BlackBerry CEO John Chen has a new plan for enforcing net neutrality in the US, and it involves forcing Apple and Android app developers to build apps for BlackBerry devices. While he named iMessage and Netflix specifically, Chen appears to believe that it should apply to all content in the mobile space.
The company had recently opened the once exclusive BBM messaging service to both Android and iOS, and now apparently thinks that other platforms should return the favour. Chen wrote, “unlike BlackBerry, which allows iPhone users to download and use our BBM service, Apple does not allow BlackBerry or Android users to download Apple’s iMessage messaging service.”
Streaming content provider Netflix was not spared either, as Chen claims it violates net neutrality by not providing the service to BlackBerry users through an app. Although he did not acknowledge that users can still sideload the Netflix Android app into their BlackBerries.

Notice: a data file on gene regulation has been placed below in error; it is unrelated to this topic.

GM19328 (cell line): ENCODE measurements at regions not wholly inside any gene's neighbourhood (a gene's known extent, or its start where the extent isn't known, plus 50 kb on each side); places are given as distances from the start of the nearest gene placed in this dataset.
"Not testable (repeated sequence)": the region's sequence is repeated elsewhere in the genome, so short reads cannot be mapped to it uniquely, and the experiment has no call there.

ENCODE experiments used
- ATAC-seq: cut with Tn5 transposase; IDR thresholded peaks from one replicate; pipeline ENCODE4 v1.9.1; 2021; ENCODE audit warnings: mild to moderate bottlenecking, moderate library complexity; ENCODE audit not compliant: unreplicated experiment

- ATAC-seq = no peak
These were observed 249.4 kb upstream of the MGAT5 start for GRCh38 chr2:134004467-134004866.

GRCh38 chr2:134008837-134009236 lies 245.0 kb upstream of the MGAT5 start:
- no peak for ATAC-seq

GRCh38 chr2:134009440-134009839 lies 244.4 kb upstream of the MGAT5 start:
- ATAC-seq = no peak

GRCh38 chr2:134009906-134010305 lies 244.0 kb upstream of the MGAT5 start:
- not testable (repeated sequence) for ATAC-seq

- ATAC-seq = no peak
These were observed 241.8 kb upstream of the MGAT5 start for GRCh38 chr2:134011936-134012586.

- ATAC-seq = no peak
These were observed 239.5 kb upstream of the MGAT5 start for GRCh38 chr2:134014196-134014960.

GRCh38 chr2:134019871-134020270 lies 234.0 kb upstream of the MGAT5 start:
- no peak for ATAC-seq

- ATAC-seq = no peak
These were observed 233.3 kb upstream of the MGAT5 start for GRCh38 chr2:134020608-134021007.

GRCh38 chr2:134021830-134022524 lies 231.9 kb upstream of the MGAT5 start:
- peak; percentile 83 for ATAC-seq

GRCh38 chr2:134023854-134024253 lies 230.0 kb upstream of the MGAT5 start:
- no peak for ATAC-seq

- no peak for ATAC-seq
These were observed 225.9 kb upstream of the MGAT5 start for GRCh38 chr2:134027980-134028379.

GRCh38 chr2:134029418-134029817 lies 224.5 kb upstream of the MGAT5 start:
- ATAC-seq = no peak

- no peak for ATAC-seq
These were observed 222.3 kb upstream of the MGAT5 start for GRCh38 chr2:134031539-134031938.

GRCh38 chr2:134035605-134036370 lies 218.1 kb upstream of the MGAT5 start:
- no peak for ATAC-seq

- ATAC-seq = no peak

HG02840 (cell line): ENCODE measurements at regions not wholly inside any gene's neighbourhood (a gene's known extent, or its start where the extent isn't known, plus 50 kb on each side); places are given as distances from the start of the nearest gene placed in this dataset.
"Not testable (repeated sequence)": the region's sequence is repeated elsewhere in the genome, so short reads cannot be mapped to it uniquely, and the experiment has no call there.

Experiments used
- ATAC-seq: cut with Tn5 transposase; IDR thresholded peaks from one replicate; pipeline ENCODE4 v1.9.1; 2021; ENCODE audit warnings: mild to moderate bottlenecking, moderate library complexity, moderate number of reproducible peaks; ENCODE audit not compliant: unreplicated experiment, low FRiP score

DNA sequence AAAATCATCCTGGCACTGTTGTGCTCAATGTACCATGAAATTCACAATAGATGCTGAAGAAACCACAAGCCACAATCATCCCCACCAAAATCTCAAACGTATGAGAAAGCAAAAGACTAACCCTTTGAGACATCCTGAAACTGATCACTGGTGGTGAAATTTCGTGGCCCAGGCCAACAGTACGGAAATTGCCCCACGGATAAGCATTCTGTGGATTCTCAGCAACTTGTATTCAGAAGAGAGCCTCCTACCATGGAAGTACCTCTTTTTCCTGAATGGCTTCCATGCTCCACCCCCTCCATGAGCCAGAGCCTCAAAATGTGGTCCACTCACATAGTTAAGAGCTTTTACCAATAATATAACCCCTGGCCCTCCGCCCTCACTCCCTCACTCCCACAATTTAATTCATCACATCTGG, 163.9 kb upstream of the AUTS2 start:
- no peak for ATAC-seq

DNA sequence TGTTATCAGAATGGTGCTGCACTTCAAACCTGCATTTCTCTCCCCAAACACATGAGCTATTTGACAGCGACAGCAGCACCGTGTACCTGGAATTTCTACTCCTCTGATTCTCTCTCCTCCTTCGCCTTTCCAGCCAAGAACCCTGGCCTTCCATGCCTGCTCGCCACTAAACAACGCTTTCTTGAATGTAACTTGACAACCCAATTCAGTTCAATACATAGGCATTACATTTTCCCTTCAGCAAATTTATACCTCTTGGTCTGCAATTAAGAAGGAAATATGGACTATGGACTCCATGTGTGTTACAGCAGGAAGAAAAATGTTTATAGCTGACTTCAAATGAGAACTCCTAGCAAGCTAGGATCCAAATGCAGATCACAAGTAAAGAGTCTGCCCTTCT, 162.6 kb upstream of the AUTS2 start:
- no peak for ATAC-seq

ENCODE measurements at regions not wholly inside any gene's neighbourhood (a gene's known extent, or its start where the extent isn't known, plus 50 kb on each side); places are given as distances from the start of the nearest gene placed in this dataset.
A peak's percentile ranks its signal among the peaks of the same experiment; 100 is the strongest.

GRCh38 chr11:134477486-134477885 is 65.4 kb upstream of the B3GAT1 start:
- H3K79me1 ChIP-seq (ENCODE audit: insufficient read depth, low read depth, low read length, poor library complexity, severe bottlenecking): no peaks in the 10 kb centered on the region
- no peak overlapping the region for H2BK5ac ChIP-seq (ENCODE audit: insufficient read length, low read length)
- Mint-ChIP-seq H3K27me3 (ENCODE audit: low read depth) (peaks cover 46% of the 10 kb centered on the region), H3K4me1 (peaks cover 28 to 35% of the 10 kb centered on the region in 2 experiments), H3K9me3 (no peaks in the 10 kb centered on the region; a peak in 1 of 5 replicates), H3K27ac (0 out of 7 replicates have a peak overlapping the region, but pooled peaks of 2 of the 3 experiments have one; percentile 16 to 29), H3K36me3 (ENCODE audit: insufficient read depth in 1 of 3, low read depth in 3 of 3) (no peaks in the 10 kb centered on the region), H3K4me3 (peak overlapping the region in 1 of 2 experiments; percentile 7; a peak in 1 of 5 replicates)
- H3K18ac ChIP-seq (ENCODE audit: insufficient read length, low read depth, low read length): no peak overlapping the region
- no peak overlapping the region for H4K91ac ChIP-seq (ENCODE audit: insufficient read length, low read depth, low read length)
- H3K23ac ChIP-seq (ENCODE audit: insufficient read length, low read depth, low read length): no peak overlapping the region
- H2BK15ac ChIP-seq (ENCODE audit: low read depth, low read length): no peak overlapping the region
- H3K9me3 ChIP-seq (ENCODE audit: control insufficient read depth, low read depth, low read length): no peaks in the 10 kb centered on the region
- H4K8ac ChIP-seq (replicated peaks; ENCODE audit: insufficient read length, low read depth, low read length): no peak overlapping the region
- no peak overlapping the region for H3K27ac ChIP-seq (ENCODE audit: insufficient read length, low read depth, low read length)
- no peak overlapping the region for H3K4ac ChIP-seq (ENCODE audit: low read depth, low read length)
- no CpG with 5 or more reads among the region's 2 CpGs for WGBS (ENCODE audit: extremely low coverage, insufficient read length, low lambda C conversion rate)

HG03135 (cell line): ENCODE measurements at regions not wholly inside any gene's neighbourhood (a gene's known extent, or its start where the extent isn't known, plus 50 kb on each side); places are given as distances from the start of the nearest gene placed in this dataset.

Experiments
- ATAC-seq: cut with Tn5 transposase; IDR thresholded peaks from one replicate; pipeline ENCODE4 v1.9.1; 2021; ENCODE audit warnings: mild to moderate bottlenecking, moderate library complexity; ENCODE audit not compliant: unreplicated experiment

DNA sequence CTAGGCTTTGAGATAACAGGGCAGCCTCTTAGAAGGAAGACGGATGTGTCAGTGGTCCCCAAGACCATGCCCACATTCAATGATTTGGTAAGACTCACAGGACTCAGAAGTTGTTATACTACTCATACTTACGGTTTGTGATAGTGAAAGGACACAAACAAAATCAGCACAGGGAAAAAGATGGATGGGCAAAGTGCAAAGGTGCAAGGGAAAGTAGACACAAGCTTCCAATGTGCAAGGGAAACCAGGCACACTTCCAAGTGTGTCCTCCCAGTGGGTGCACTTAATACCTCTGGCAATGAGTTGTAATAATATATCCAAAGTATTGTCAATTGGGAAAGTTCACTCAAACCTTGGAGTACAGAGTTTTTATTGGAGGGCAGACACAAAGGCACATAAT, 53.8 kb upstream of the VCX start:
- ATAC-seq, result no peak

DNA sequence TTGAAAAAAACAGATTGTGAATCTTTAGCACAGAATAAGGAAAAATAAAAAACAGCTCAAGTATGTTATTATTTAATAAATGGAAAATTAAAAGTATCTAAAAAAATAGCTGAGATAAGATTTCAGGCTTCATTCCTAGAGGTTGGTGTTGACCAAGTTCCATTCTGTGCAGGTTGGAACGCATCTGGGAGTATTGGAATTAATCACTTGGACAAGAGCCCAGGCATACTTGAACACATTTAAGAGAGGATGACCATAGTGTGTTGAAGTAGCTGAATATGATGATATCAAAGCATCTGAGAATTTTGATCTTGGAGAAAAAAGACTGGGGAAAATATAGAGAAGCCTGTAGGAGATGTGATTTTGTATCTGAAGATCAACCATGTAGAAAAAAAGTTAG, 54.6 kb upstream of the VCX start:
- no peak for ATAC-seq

Net Neutrality is a huge issue in the US as carriers argue about treating all data the same. Essentially, some ISPs believe that they should be allowed to charge varying rates for traffic to and from certain websites. It would also charge to create an internet fast lane for corporations who pay more money for users to access their services.
Chen appears to have taken the idea that all data should be treated equally and applied it to access to apps. It doesn’t entirely sound like a terrible idea if all platforms received the same apps and services; but it could also potentially put small developers under a lot of pressure to port their work to at Android, iOS, BlackBerry, Windows Phone, and every other mobile operating system in the market.